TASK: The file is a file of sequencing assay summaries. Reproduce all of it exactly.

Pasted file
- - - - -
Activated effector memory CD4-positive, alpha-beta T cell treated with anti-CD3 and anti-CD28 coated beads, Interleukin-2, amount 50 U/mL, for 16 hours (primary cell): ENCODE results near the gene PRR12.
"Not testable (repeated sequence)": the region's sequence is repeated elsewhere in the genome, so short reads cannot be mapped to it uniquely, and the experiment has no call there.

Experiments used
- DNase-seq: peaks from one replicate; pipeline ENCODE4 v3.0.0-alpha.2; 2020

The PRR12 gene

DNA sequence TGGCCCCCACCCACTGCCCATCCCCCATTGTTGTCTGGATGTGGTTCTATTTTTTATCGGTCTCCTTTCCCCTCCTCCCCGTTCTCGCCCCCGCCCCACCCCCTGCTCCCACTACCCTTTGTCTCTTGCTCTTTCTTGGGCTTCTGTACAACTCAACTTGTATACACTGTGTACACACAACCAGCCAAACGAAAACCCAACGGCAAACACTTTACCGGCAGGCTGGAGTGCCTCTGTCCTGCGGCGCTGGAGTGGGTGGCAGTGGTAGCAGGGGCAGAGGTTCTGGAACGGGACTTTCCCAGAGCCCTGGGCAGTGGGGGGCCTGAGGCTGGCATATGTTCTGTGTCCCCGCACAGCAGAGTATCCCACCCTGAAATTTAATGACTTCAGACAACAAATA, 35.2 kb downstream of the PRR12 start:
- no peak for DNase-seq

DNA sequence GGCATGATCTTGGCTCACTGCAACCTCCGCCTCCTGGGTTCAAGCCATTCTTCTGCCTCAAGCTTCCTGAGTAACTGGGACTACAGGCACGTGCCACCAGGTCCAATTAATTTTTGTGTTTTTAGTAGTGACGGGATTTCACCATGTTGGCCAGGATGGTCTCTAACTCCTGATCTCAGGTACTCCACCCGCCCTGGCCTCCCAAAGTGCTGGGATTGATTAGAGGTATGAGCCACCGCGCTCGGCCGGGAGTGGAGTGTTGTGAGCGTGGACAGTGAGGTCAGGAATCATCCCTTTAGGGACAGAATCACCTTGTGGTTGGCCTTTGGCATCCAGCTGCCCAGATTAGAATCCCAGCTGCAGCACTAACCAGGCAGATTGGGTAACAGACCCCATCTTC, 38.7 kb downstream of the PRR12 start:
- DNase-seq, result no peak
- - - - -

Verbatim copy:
Activated effector memory CD4-positive, alpha-beta T cell treated with anti-CD3 and anti-CD28 coated beads, Interleukin-2, amount 50 U/mL, for 16 hours (primary cell): ENCODE results near the gene PRR12.
"Not testable (repeated sequence)": the region's sequence is repeated elsewhere in the genome, so short reads cannot be mapped to it uniquely, and the experiment has no call there.

Experiments used
- DNase-seq: peaks from one replicate; pipeline ENCODE4 v3.0.0-alpha.2; 2020

The PRR12 gene

DNA sequence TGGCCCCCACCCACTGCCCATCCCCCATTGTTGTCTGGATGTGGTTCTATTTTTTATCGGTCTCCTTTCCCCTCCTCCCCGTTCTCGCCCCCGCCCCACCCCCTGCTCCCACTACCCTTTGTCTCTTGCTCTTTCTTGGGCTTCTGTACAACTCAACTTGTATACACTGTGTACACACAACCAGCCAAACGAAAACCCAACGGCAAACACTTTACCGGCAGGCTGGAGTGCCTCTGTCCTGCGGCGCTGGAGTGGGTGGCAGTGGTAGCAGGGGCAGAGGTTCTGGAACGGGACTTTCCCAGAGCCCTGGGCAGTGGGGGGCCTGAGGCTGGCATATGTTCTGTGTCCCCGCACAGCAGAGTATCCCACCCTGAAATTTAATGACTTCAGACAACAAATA, 35.2 kb downstream of the PRR12 start:
- no peak for DNase-seq

DNA sequence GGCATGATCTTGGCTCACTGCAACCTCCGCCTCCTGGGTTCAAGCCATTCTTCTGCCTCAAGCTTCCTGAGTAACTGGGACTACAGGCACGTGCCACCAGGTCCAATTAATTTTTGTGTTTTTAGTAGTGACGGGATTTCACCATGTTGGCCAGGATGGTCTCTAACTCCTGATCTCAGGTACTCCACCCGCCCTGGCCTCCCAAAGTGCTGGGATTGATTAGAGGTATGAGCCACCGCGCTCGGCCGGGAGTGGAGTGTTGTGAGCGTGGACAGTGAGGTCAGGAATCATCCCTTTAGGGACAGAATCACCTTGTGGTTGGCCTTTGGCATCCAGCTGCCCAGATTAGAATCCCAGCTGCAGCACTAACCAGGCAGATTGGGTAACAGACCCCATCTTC, 38.7 kb downstream of the PRR12 start:
- DNase-seq, result no peak